Some categories of business, such as financial services companies, are exempt from VAT; this income does not in itself require a registration, but even those types of entities can be caught if the value of reverse charges on services received from abroad exceeds the threshold.
The standard rate of VAT in the UK is 20%. There are a number of VAT reliefs, but these are quite tightly defined and need careful analysis. Examples include:
Exemption, unlike reduced or zero rating, has an impact on the recovery of related VAT on expenditure, similar to restrictions on VAT recovery that apply in other EU states. In addition, the treatment of sales can depend on the type of entity making the sale and whether the sales are to individuals or businesses.
If you are trading in goods from one EU country to another, this will create another level of uncertainty. You will need to consider whether your customer is an individual or in business, and the place of supply. The general rule for the trade in services between businesses in different EU countries is, as mentioned above, that the recipient rather than the supplier accounts for the VAT in its country under the reverse charge. However, there are exceptions, such as services relating to construction, land and property. The place of supply is generally where the land is situated, but the UK has exercised its discretion in respect of services supplied by non-established businesses to UK VAT registered businesses. A reverse charge will apply, provided you have confirmed that the recipient is established in the UK. Advice on property matters should be sought from a local VAT specialist.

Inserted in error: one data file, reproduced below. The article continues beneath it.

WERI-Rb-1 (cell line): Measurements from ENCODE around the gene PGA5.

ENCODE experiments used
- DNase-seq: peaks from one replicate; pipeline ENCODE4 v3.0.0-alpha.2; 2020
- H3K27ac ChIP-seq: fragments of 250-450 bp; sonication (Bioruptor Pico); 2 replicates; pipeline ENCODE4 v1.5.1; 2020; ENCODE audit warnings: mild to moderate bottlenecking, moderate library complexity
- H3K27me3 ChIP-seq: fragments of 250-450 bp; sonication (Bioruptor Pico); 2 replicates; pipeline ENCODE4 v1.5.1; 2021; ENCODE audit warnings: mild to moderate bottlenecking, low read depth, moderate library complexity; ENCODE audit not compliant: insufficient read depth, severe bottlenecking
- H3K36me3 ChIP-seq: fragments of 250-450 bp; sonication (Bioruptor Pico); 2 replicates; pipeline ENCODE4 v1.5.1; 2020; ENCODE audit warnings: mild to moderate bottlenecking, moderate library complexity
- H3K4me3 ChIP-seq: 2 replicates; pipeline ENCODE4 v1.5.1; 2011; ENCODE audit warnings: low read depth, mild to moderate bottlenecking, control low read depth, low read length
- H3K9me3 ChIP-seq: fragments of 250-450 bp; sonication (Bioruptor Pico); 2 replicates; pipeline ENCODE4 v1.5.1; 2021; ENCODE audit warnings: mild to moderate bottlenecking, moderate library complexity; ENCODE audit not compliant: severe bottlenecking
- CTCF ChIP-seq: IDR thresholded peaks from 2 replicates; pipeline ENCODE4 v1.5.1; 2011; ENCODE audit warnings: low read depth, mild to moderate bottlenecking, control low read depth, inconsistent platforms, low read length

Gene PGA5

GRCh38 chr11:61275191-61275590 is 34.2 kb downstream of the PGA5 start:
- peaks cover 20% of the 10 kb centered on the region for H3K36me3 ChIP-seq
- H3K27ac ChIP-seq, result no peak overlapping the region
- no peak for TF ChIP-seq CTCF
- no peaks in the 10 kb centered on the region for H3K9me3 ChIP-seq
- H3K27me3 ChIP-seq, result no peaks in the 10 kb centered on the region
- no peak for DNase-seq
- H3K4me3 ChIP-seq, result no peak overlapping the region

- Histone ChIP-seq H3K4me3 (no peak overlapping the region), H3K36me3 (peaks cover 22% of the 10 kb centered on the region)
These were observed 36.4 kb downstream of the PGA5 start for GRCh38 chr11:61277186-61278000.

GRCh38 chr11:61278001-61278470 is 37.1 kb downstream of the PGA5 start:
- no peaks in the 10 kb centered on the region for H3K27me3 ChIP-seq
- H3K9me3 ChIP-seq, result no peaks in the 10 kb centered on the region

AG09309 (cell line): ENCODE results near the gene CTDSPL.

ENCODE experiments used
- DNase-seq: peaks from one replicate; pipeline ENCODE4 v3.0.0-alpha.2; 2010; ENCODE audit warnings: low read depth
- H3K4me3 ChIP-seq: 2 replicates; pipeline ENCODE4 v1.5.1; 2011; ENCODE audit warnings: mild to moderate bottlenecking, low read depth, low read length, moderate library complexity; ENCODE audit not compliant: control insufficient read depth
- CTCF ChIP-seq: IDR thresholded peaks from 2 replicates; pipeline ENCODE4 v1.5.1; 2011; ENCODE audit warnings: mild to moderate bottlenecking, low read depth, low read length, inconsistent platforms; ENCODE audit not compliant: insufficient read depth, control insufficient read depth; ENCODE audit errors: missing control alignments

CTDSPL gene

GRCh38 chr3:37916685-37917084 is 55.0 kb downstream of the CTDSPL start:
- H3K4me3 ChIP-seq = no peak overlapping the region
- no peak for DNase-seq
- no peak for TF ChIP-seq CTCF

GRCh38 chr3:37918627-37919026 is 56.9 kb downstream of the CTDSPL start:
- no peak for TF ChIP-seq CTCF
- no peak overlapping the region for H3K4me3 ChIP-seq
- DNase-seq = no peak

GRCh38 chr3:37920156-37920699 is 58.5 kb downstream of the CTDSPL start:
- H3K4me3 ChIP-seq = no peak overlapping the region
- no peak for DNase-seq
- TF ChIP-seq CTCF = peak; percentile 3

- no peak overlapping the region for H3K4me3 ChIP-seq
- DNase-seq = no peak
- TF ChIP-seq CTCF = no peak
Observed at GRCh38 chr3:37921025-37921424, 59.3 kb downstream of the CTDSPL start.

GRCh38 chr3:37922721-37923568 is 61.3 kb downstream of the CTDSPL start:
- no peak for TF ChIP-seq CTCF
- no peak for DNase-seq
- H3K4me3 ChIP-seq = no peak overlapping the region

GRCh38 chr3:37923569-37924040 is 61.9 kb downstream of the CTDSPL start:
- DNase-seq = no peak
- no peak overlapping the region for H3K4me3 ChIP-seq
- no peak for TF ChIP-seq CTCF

If VAT registration is needed, whether there is an establishment in the UK or not, VAT may represent an additional charge for some customers, not just for individuals. VAT is often a cost for businesses that have exempt sales such as schools, hospitals, banks, insurance companies and property companies, or organisations that undertake activities that are freely given (and are not in ‘business’), such as charities.